To take part in the work, everyone can apply online ( or go directly to the SLG where Landy, who is working on gallery hours for the whole duration of the show, receives people, look over their artworks and allow or deny their disposal in the bin. The artist proclaims he want to realize a “monument to creative failure”, and this declaration of failure is then the only rule to contend for the ‘bin-competition’. Anyway, it is not clear how the failure is achieved: if it was already an intrinsic quality of the work (and, if not, we should understand when and why the artwork stop being successful) or if it is just a question of subjective and personal taste (both of the owner and Landy). Interrogating the concept of value in art (what it is, who determinates it, how to define a successful artwork), Art Bin sounds like a polemic statement on the ruthless and arbitrary mechanisms of the art system, where merit is not longer sufficient to determine the career of an artist. And this explains the absence of criteria in Landy’ selective process: “I decide what goes in, I am the bin monitor!” he says. It is in honour of the failure of those artists who, for different reasons, are refused or discredited by the art system that Landy want to realize his monument.  

But today can we really think of artists as defenceless victims at the mercy of the market? As D. Diederichsen suggests in On (Surplus) Value in Art (2008), considering the present economic conditions established by financial capitalism, the notion of art as commodity has lost glow. And the only artistic added value is recognizable in the valorization of the artist as an essential factor to guarantee the economic potential of art and, consequently, its survival. For Art Bin, some big names have already responded to the request of donating an artwork: from Peter Blake to Tracy Emin, from Matt Collishaw to Damien Hirst (what a surprise). Some young unknown artists instead, are queuing for their work to be smashed up and their names written next to those of the art-celebrities. The artworks don’ t count anymore here and Art Bin turns into a collective and performative action revealing the triumphal and (alarming) power of the artist as undisputed protagonist of the art system. Although there won’t be anything to sell and buy at the end of the show, Landy’s original intention is equally reversed: while contesting an old system of value, he (unintentionally?) leads up to the creation of a new one.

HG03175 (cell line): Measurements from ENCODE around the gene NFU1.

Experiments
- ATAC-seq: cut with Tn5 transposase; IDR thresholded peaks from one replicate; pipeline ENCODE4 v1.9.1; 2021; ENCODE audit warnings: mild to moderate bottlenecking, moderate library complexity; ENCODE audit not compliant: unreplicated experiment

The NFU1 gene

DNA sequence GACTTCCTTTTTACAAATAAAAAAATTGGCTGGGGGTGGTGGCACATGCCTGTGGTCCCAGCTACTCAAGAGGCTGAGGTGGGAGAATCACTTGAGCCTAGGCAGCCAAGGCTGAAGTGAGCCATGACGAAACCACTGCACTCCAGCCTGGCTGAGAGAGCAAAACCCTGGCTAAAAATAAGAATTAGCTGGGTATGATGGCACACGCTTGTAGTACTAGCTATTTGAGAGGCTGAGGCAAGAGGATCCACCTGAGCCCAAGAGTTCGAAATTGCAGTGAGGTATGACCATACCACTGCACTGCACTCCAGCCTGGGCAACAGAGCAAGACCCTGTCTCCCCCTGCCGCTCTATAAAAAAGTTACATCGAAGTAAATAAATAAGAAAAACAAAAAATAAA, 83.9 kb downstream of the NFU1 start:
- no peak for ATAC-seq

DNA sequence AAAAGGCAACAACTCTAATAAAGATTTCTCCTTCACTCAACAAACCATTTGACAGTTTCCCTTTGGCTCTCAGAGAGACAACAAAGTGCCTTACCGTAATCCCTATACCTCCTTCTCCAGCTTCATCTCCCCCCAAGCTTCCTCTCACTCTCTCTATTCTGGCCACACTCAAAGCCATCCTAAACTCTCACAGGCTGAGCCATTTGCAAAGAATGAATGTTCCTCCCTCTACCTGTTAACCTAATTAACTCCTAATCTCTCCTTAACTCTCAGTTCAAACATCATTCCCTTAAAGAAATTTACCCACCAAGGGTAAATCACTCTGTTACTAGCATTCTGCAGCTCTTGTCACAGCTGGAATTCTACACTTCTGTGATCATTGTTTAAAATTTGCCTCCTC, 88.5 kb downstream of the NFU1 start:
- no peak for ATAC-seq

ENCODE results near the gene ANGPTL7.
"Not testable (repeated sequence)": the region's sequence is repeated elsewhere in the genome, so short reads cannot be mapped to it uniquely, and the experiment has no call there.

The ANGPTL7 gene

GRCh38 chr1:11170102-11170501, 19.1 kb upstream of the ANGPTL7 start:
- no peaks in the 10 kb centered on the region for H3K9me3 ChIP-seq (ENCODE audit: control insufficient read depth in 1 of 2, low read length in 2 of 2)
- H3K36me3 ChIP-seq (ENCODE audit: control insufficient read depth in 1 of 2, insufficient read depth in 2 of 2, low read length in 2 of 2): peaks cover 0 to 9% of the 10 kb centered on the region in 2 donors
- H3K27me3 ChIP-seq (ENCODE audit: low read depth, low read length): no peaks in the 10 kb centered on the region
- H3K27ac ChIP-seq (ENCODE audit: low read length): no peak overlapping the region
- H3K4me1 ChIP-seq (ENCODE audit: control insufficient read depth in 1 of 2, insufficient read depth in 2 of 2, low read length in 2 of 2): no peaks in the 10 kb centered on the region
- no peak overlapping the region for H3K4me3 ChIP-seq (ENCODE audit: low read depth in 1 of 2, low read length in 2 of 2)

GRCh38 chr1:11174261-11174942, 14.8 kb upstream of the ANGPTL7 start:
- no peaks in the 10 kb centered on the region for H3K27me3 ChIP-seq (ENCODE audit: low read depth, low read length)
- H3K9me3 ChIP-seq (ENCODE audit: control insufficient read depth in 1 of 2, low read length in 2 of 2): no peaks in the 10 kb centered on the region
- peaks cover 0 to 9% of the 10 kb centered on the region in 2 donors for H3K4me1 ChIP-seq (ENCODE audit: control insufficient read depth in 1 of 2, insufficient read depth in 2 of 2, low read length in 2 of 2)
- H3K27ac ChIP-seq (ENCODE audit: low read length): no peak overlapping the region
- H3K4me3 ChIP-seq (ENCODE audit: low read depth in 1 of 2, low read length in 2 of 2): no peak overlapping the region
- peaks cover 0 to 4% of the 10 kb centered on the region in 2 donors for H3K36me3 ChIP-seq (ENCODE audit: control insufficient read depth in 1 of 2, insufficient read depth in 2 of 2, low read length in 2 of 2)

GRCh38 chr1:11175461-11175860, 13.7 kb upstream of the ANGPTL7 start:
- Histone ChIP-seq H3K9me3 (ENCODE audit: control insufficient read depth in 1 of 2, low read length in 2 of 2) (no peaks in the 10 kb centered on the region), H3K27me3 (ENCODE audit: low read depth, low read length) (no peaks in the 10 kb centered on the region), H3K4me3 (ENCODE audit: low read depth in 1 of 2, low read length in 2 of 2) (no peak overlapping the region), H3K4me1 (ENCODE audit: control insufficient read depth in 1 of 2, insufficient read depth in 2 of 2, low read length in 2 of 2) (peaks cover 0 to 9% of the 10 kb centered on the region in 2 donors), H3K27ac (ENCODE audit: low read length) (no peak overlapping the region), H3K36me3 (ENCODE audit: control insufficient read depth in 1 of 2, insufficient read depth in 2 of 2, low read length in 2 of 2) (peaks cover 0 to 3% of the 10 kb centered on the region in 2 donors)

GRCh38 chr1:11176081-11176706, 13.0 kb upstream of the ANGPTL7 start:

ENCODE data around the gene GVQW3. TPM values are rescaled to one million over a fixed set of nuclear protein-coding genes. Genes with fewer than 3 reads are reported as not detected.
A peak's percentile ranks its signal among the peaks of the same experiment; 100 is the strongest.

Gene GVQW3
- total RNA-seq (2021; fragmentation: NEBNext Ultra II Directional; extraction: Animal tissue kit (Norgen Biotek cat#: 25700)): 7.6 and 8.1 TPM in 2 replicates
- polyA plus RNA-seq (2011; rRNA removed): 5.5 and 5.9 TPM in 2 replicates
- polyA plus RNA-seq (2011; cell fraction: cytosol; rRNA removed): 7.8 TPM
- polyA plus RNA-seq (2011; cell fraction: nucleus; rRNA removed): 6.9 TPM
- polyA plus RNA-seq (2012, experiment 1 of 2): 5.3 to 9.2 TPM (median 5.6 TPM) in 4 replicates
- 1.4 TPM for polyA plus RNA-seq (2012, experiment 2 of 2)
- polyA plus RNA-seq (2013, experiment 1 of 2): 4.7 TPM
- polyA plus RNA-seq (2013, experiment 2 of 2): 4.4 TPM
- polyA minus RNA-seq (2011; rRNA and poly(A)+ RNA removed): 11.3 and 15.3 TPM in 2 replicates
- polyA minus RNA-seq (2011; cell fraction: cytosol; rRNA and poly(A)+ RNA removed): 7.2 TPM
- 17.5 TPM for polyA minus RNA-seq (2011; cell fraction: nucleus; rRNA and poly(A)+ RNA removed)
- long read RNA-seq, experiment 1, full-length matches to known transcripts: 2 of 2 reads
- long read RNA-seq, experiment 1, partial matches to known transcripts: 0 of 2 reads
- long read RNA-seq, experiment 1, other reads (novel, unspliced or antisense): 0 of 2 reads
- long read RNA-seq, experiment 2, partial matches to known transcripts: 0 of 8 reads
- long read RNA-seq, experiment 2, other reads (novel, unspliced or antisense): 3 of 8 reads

For what it counts, the public – generally excluded by all these off-stage secret machinations of the market – is left with the sour consolation to decree that most of the artworks visible in the container really do deserve their place in the Art Bin.

Giada Consoli

Charles Avery @ Pilar Corrias, Onomatopoeia Part 2: The Port, 12 Feb.- 31 March 2010

Pilar Corrias presents Charles Avery’s new drawing from his the ongoing project The Island. This giant piece (2.40 m high x 5.10 m wide) will be part of a triptych, and is still unfinished like all of the artist’s current work; it illustrates an instant in the harbor of Onomatopoeia, the main city of the Island. Avery and his Island have to be considered as an encyclopedic project, that one can pick up or leave anytime. There is no real narrative, it is mainly a fictional concept.